On the eve of the Tenant Fees Act becoming law tomorrow on June 1, Mortgage Strategy has put together a final checklist of everything you and your landlord clients need to know.
It has been a controversial policy change, with landlord groups arguing costs must rise for tenants in order to cover the additional expenses of managing and letting their properties.
Lettings agent trade body Arla Propertymark says landlords are already being driven out of the market, as it reported a spike in the number of investors selling their buy-to-let properties in new research yesterday.
But on the other side of the debate, housing charities like Shelter believe the changes are much needed and will lead to improvements in the rental sector.
Campaigns director Greg Beales says: “The new Tenant Fees Act becoming law – which bans all upfront fees to tenants – is a landmark moment for millions of renters across the country, who will no longer have to fork out hundreds of pounds for random, arbitrary fees every time they move or renew a tenancy.
“With many hard-pressed tenants already facing eye-watering rents, this Act will help keep valuable pounds in their pockets, giving important protections and more peace of mind.”
Here is a final checklist of all the important facts you need at your fingertips:
All tenant fees will be banned apart from the following exceptions:
From tomorrow it will be illegal for letting agents to charge fees to tenants unless they are covered by a small number of exemptions which are called “permitted payments”.
There are strict rules governing how much can be charged for some of these permitted payments, which are explained in more detail further on in our guide.
- Rent, council tax, gas, electricity and other utilities bills
- Security deposits
- Holding deposits
- Late payment fees
- Fees for changing a tenant or ending a tenancy early
But agents and landlords can no longer charge fees for any other aspect of the tenancy including the following:
- Administrative fees
- Charges for carrying out reference checks
- Fees for check-ins, check-outs, inventories or ending tenancies within the agreed timeframe of the contract
- Renewal fees for extending a tenancy
How much can be charged for deposits and other permitted payments?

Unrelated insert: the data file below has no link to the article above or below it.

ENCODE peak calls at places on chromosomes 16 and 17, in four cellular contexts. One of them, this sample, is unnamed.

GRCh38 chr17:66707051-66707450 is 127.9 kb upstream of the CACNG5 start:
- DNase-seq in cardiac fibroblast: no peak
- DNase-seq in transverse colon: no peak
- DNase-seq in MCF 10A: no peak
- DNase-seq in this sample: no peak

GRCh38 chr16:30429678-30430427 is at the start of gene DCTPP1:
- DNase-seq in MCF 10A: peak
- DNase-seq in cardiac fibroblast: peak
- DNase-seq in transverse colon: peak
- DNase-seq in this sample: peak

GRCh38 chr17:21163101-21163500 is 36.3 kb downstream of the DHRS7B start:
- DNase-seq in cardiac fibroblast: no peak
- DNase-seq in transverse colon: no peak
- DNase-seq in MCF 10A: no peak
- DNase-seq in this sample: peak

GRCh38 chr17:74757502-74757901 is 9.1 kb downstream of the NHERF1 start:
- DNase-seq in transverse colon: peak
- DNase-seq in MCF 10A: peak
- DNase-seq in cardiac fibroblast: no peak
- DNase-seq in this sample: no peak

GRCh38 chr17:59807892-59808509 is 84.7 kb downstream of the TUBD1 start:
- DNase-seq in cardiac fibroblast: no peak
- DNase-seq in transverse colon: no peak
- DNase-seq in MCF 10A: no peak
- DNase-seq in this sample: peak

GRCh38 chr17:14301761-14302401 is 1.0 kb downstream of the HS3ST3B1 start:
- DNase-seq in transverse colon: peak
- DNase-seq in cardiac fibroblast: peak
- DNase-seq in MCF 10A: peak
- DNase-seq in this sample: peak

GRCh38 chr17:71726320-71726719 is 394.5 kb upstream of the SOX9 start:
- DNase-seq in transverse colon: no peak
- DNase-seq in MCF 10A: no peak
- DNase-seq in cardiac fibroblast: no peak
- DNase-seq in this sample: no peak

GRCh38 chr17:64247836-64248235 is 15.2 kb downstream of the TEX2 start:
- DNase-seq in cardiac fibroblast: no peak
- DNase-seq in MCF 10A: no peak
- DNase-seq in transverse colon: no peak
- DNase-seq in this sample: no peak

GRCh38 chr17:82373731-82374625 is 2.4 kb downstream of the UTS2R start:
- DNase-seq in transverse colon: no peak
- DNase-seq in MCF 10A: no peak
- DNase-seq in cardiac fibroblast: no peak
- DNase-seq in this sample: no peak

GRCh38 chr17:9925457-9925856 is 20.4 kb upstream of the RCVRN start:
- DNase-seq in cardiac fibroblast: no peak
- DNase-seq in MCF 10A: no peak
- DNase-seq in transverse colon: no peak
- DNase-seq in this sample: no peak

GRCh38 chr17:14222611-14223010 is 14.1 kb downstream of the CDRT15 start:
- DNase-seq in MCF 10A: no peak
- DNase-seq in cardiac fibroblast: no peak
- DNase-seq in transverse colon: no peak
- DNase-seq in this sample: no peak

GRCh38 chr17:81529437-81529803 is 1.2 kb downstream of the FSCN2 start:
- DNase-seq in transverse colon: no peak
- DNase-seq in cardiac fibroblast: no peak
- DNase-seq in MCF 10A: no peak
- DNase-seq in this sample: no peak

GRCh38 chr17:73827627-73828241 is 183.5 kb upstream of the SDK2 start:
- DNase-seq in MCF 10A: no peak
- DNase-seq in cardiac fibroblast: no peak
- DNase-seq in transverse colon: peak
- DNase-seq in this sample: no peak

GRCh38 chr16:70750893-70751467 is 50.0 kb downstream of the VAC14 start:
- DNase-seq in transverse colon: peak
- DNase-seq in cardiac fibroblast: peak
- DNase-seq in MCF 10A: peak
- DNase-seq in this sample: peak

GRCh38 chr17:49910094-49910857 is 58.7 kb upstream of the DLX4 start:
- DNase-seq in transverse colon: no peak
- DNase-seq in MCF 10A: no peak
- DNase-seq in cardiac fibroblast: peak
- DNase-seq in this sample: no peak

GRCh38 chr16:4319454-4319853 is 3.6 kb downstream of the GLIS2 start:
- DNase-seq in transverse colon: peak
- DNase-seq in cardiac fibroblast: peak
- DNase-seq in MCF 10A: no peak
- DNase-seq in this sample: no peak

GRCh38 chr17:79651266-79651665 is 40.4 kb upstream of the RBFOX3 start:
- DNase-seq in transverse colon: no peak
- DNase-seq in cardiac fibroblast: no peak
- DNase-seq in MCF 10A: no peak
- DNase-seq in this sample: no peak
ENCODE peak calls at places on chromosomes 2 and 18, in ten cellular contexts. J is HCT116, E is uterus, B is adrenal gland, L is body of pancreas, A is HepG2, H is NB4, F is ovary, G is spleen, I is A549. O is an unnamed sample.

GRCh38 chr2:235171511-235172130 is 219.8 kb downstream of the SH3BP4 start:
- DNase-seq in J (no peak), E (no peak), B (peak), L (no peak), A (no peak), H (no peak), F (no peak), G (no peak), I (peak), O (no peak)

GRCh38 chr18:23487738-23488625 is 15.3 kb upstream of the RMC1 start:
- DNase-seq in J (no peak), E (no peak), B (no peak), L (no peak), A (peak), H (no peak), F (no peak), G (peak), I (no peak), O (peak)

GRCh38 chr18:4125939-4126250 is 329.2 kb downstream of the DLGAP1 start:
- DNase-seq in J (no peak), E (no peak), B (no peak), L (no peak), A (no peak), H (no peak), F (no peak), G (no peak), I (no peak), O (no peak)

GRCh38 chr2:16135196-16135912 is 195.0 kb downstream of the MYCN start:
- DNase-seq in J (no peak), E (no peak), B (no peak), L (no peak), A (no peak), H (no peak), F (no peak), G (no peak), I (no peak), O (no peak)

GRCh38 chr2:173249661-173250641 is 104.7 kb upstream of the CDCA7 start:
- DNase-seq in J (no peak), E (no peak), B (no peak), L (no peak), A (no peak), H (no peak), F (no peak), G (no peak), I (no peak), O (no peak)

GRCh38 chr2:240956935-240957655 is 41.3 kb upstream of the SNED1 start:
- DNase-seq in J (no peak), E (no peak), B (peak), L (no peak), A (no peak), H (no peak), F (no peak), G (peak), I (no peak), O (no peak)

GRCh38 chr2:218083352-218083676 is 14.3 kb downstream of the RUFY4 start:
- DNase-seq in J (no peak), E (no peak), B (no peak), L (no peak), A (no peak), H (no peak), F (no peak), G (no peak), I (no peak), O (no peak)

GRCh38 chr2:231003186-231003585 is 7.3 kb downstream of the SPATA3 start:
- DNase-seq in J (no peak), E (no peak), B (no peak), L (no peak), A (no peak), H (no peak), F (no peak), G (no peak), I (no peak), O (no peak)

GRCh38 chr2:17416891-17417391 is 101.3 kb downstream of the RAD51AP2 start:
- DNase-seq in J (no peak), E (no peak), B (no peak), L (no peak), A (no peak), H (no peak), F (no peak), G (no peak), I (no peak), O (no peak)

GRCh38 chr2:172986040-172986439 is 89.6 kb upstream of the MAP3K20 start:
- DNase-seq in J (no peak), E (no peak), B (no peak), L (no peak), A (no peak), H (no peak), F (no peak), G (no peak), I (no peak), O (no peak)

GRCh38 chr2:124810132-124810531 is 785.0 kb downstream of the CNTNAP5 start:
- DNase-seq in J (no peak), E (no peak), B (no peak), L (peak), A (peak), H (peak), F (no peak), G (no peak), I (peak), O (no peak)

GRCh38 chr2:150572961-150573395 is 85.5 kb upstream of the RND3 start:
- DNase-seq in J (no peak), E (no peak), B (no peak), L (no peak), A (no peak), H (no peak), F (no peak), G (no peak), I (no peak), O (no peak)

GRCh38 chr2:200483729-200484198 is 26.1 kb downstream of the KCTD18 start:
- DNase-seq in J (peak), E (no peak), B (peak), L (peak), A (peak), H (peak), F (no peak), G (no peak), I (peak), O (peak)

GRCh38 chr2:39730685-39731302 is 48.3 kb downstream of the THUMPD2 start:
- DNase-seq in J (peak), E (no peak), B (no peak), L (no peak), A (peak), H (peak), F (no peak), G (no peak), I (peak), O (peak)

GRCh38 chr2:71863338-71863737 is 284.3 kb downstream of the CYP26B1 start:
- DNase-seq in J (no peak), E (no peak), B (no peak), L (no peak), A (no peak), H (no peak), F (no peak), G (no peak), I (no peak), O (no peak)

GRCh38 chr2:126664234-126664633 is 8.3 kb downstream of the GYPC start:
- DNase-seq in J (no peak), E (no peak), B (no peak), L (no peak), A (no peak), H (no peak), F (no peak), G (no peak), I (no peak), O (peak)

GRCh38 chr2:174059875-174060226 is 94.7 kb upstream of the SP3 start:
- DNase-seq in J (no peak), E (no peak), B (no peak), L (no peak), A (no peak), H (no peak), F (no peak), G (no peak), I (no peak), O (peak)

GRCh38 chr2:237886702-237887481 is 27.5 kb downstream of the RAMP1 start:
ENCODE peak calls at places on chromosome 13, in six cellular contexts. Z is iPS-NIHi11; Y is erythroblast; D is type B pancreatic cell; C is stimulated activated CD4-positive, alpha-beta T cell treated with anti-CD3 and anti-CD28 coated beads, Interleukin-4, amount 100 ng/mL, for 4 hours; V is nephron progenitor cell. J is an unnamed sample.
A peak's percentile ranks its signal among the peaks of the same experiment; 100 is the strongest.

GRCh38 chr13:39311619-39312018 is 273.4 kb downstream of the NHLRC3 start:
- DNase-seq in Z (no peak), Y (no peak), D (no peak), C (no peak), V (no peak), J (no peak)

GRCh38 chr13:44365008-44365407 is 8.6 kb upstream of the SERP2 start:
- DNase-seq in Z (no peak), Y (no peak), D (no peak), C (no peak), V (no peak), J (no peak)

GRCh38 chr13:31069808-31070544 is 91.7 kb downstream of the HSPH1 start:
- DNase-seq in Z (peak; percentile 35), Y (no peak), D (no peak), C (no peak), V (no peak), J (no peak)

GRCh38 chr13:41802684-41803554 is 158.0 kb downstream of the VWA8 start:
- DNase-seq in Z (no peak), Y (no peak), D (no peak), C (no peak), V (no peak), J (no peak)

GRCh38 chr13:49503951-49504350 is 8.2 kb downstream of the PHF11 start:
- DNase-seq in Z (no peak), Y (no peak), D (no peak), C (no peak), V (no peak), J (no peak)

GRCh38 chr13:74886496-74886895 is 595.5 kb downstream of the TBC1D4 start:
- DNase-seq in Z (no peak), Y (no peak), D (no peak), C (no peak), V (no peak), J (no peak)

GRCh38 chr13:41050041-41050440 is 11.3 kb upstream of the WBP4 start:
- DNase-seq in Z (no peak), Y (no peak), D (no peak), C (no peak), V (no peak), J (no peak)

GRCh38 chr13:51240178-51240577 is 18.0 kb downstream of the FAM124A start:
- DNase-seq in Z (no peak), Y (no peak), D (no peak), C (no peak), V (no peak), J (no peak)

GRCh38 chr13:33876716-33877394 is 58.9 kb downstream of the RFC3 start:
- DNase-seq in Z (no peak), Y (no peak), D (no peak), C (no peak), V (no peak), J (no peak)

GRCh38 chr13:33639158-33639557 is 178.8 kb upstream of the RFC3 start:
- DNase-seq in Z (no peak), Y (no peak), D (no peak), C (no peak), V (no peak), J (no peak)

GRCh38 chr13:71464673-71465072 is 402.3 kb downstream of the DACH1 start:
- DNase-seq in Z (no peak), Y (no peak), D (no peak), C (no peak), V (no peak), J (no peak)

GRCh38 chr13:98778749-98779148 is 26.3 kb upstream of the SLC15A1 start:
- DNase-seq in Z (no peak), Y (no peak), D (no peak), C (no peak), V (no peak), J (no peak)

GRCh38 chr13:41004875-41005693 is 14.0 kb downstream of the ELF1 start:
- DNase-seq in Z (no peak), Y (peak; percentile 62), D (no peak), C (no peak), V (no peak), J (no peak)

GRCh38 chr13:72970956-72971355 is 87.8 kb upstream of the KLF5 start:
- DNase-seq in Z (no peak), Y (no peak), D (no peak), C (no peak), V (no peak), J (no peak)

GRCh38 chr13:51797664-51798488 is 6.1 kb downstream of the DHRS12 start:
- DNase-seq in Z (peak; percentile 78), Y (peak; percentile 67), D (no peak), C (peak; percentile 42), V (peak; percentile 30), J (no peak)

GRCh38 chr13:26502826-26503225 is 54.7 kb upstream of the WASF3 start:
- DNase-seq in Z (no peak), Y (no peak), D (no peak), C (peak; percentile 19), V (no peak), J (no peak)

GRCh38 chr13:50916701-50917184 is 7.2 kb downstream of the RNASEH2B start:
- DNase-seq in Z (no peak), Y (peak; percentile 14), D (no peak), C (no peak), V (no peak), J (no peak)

- For holding deposits, a maximum of one week’s rent can be charged. This can be retained by the landlord or agent if the tenant withdraws from the tenancy, fails any of the Right to Rent immigration checks now required, or if the tenant does not sign and return their rental agreement within 15 calendar days or by the date agreed.
- For a security deposit, a maximum of five weeks rent can be charged if the annual rent is under £50,000 a year or six weeks if the rent is higher than this.
- The security deposits cover damage during the tenancy and any missed or late payments.
- If a tenant falls behind with rent by more than 14 days, the landlord can charge interest at the Bank of England base rate plus 0.75 per cent.
- If a tenant loses their keys the landlord can charge the cost of replacement only.
Landlords can still charge for the following contract changes, but only if they are requested by the tenant:
- A maximum of £50 including VAT to agree and change any of the wording in the legal contract terms
- Max of £50 to change the names of any of the tenants on the contract, for example when one house mate leaves the property.
- If a tenant wishes to end a tenancy before the contractual date, they will be liable for the landlord’s costs in re-letting the property and will have to pay any outstanding rent until the replacement tenancy begins.
What rules apply to tenancies which were agreed before June 1?
Landlords and agents can charge previously agreed fees to tenants whose contracts started before June 1, but only up until 31 May 2020 when these will also be banned.
All tenancy agreements that are renewed on or after June 1 will have to abide by the new rules and restrictions on charges.
In cases where a tenant was charged a check-out fee upfront for a tenancy which ends after June 1, this must be refunded.
For tenancies where the fixed contract period has come to an end, but where they continue beyond June 1 without a new agreement being signed (sometimes known as periodic tenancies), landlords and agents can levy fees as previously agreed up until 31 May 2020.